Are You Looking Into The Past When You Look At the Stars?

The sun is 150 million kilometers away from Earth, and it takes light rays from the sun 8 minutes to reach Earth. When you are looking at the Sun, you are looking at what the Sun looked like 8 minutes ago. When you look at a celestial body 5 light years away through a telescope, you are looking at how that celestial body appeared 5 years ago.

Time travel has fascinated us for generations, and we see it in movies, television shows, and popular fiction dating back centuries. Who isn’t intrigued by the idea of hopping into some state-of-the-art machines that can shoot you back to your favorite memory as a child, except it isn’t really a memory at all, but the real event taking place right in front of your eyes? What if you could travel to the future to see what has become of you and the people you love? The possibilities are simply too fantastic and mind-boggling to consider. As appealing as the concept is, it is also quite confusing at times, thanks to the Theory of Relativity, which was put forth by the great German scientist, Albert Einstein.

Now, what would you say if I told you that you time-traveled every day?


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The Sun and the Speed of Light

Now, I don’t mean that you’re jumping in some time-traveling car and zooming into the past or future; no, there is a very different kind of time travel that you experience every day (or at least night) of your life. Let me tell you a bit more about how this works.

sun and earth

It takes 8 minutes for sunlight to reach the Earth (Credits: Vadim Sadovski/Shutterstock)

Light travels at 300,000 kilometers per second. That is inconceivably fast – faster than most people can even comprehend. This extreme speed is the reason you don’t have to wait for the light to appear when you switch on a bulb in your room; as soon as the bulb is on, light fills the room. In other words, you never have to ‘wait’ for light to reach you.

However, this is not the case with our sun. The Sun is awfully far away from Earth – approximately 150 million kilometers away, to be more specific! Light rays from the Sun have to cover this distance before they reach the Earth to sun our skin and light our skies. It turns out that this journey (of light rays) takes 8 minutes. Simply put, despite it’s extreme speed, light from the sun still takes 8 minutes to reach our planet.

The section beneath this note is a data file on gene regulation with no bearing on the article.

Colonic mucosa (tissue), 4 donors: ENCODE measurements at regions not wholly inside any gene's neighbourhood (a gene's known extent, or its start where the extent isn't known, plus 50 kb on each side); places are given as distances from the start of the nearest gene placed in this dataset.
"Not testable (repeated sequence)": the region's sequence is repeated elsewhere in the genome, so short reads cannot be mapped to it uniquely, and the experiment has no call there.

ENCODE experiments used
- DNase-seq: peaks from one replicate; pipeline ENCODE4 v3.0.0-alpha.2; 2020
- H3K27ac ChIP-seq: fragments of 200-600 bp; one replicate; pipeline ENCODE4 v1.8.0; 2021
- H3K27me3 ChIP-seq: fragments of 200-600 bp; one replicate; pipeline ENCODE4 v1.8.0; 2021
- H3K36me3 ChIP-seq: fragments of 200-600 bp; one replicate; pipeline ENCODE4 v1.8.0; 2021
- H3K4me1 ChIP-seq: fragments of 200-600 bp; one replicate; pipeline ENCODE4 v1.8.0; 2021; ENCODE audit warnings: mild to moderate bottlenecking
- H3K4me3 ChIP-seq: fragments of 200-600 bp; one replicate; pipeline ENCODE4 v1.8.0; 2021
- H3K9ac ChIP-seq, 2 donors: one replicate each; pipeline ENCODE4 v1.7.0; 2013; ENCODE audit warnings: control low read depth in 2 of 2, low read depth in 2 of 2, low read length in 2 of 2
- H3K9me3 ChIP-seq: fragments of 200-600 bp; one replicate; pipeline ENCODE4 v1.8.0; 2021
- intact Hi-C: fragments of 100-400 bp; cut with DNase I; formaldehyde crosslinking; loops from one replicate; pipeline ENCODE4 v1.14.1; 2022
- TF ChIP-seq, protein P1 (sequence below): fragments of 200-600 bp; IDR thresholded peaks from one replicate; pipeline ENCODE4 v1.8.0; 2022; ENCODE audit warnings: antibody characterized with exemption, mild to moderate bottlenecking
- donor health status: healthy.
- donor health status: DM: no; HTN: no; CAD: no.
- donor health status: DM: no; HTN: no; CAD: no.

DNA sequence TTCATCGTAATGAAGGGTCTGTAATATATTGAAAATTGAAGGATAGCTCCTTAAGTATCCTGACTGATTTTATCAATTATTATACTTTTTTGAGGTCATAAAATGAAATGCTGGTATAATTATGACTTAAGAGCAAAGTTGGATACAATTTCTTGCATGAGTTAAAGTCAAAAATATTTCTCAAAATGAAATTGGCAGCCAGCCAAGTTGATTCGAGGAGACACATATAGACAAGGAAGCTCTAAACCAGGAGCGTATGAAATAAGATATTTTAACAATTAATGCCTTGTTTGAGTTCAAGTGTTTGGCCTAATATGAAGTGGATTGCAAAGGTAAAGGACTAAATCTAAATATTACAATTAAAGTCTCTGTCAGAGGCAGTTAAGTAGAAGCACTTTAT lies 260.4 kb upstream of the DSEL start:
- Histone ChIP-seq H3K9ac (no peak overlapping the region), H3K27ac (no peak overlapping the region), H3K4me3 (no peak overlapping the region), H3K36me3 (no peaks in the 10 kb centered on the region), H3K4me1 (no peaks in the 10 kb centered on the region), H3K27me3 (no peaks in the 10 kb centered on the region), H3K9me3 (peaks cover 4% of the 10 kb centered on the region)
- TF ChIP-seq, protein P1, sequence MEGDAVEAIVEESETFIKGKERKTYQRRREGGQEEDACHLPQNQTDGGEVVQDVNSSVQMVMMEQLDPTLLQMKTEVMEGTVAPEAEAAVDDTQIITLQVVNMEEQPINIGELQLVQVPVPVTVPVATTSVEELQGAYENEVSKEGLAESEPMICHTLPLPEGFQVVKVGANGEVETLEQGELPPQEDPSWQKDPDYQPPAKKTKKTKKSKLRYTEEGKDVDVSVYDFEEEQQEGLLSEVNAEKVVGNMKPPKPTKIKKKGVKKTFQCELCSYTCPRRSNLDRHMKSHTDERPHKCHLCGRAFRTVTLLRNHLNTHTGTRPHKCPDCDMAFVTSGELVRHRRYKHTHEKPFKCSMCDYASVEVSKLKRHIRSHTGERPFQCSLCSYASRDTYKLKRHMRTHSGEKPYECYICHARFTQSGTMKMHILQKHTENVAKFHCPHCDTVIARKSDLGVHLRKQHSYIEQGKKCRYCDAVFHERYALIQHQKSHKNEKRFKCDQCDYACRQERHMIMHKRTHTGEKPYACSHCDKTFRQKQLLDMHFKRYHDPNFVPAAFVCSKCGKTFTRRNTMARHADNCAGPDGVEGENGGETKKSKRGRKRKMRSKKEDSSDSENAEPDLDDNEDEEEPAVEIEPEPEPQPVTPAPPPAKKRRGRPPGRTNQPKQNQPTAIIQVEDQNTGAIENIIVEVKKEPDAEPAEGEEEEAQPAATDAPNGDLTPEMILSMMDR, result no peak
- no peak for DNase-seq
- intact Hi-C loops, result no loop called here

How Does This Relate to Time Travel?

Consider this: when you are looking at the Sun (although you shouldn’t look at it directly!) you are not actually looking at the present moment. Instead, you are looking at what the Sun looked like 8 minutes ago. As explained above, this is because those same light rays from the Sun that are striking your eye took 8 minutes to reach Earth. In other words, by the time those rays reached us, we had already advanced 8 minutes into the future!

You could make your friends residing on the Sun a lot richer by helping them place bets on sporting events, if only you had friends on the Sun, of course!

telescope and stars

Credits: tiff/Shutterstock

Looking Through a Telescope

Things become much more interesting when you put a telescope between your eyes and the celestial bodies above us. Suppose that you look at a celestial body that is 5 light years away from Earth (1 light year is equal to 6 million million miles, approximately). What are you looking at in that case? Surprising as this might sound, you are looking at how that celestial body appeared 5 years ago! Pretty cool, huh?

There are many stars and celestial bodies that are very, very far away from us. Therefore, when we look at them through a telescope, or even with our naked eyes (the stars that we see at night), we are actually looking into the past – more specifically, their past!

And all this time, you’ve been craving that DeLorean from Back to the Future, when all you needed to do was look up and embrace a bit of wonder!

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About the Author

Ashish is a Science graduate (Bachelor of Science) from Punjabi University (India). He spearheads the content and editorial wing of ScienceABC and manages its official Youtube channel. He’s a Harry Potter fan and tries, in vain, to use spells and charms (Accio! [insert object name]) in real life to get things done. He totally gets why JRR Tolkien would create, from scratch, a language spoken by elves, and tries to bring the same passion in everything he does. A big admirer of Richard Feynman and Nikola Tesla, he obsesses over how thoroughly science dictates every aspect of life… in this universe, at least.

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